The American Revolution occurred in large part over the stationing of British troops in the colonies to better "police" the colonials in taxation and mercantilist regulation, and to prevent them from escaping British "protection" by migrating West over the Alleghany Mountains. Special Admiralty courts were established to deal with smugglers and violators of the Crown's mercantile regulations. Crown-appointed governors in turn appointed compliant judges to the colonial judiciary to uphold Crown laws. The Crown instituted warrantless searches and seizures. This was a policy proposed by Crown wonks even before repeal of the Stamp Act in 1766, advocated for a decade by subministers with little else to do but concoct ways to milk and subdue the colonies and to pass on their "white papers" to their superiors and cronies in Parliament receptive to their ideas.
Lexington and Concord could be seen as a SWAT team raid by British troops to find and destroy colonial arms supplies, and Bunker Hill as an assault on the Tea Party. Is the U.S. headed for a repeat of those confrontations? Wisdom says yes, if there's any gumption left in Americans after being brainwashed in government schools, by the news media, and by Hollywood.
After all, the behavior of federal and local law enforcement agencies too much is the hallmark of a military operation directed against a population declared the enemy.
But who is the real enemy? Islamic jihadists? Someone growing marijuana in his basement for personal use? Someone whose husband had traffic ticket ten years ago? Someone who dared question a politician's motive for harassing him?
Over the last 25 years, America has seen a disturbing militarization of its civilian law enforcement, along with a dramatic and unsettling rise in the use of paramilitary police units (most commonly called Special Weapons and Tactics, or SWAT) for routine police work. The most common use of SWAT teams today is to serve narcotics warrants, usually with forced, unannounced entry into the home.
These increasingly frequent raids, 40,000 per year by one estimate, are needlessly subjecting nonviolent drug offenders, bystanders, and wrongly targeted civilians to the terror of having their homes invaded while they're sleeping, usually by teams of heavily armed paramilitary units dressed not as police officers but as soldiers.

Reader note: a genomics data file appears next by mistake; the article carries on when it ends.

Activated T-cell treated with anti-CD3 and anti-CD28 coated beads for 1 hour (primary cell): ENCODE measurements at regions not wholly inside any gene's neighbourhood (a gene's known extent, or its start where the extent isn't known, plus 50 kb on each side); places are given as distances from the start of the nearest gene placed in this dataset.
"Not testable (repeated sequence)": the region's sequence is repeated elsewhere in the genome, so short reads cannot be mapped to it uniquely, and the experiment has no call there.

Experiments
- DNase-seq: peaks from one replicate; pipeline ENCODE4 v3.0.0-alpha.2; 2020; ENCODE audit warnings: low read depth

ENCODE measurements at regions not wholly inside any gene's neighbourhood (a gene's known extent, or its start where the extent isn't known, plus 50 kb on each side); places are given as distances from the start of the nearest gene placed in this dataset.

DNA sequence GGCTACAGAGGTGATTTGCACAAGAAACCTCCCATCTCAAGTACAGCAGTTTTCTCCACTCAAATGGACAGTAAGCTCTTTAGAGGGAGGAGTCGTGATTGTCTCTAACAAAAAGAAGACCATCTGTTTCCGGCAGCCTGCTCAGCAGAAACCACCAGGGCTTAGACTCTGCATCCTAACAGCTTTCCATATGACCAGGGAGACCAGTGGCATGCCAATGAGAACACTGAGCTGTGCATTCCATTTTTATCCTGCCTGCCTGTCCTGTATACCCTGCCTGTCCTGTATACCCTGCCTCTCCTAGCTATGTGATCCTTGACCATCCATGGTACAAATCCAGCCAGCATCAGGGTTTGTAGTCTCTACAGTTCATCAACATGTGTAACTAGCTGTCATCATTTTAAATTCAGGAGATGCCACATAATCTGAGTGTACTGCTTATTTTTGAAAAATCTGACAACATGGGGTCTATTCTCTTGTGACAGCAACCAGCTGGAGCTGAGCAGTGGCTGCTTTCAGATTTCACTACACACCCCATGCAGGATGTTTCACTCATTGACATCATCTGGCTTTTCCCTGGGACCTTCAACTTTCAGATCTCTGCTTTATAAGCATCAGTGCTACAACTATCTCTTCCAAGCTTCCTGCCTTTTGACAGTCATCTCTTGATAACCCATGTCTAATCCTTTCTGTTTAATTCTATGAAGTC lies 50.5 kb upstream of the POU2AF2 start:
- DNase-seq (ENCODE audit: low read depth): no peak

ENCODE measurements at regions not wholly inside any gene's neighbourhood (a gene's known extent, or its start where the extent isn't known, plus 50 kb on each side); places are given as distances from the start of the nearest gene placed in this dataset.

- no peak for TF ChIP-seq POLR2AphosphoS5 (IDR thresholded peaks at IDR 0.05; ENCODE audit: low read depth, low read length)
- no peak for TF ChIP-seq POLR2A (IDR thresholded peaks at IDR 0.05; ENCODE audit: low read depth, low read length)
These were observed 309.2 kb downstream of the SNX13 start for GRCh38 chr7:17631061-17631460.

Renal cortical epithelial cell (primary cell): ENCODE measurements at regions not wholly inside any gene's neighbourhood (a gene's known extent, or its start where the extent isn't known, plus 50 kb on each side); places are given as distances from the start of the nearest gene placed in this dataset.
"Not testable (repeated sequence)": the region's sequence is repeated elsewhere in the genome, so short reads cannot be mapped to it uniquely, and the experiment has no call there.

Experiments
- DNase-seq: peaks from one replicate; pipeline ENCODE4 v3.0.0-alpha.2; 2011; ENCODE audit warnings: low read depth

Accompanying the paper is a remarkable, up-to-date (to 2011) interactive map of the U.S. that is virtually buried under pinpoints of botched SWAT raids. Each clickable pinpoint activates a balloon that explains the event. Apparently the map is regularly updated to include the most current incidents of SWAT raids. .
What has brought America to a state in which this scenario has actually been carried out so many times and with fatal consequences? It didn't begin with the establishment of the post- 9/11, Bush-conceived, but German-sounding "Homeland Security," the umbrella agency that oversees all federal, state and local law enforcement entities in the country. Prohibition era raids by T-men and G-men were just as arbitrary and ruthless. "Homeland Security" has an inescapable totalitarian ring to it, and I doubt that ring was lost on whoever put the agency together and picked the name.
This is a logical consequence of a politics that diminishes freedom as government powers expand over as broad a range of human action as it can get away with. SWAT teams - with the body armor, the bug-eye sunglasses, the visors, the high-powered weaponry, the fancy, high-tech accouterments, the riot gear, and the anonymity of the beings in that array - are intended to restrain or intimidate or frighten the "liberal" (in the old, freedom-defined sense) elements of society into submission and obedience, as well as anyone else who has been psychologically subdued by "authority." Remember that the grenadiers of European armies, including the British, were chosen for their extraordinary height, which in turn was exaggerated by their tall bearskin busbies.
The psychologically subdued may resent the ever-present threat embodied in the "men in black," but they will never revolt and will never pose a threat to the state or question its authority. The burden of that non-intimidation will be up to us Bunker Hill types. Remember also that about one-third of the American population during the Revolution was "neutral," and the other third Loyalist.
The ongoing, never-ending "war on terror" - which we are losing - is partly responsible for the ubiquity of militarized law enforcement. The country is in a permanent state of siege - or lock-down, if you will - because the government refuses to acknowledge an enemy dedicated to subverting and destroying the country: Islam. It is not beyond belief to assume that one of the reasons the government refuses to acknowledge the actual enemy is because it has a vested interest in imposing the kinds of controls it considered expedient to establish to "combat" Islam. Combating a non-enemy requiring a police state is simply an excuse to perpetuate the controls, the surveillance, the TSA groping, the campaign against guns, and waging a war against freedom of speech in the names of "tolerance," "diversity," and "fairness." The government has also taken upon itself the powers to combat "social ills" and to enforce "social justice." These "ills" include marijuana and drug usage, prostitution, money laundering of funds derived from "illegal" businesses made illegal by fiat law, and manufacturing goods with materials not approved by the government - for beginners.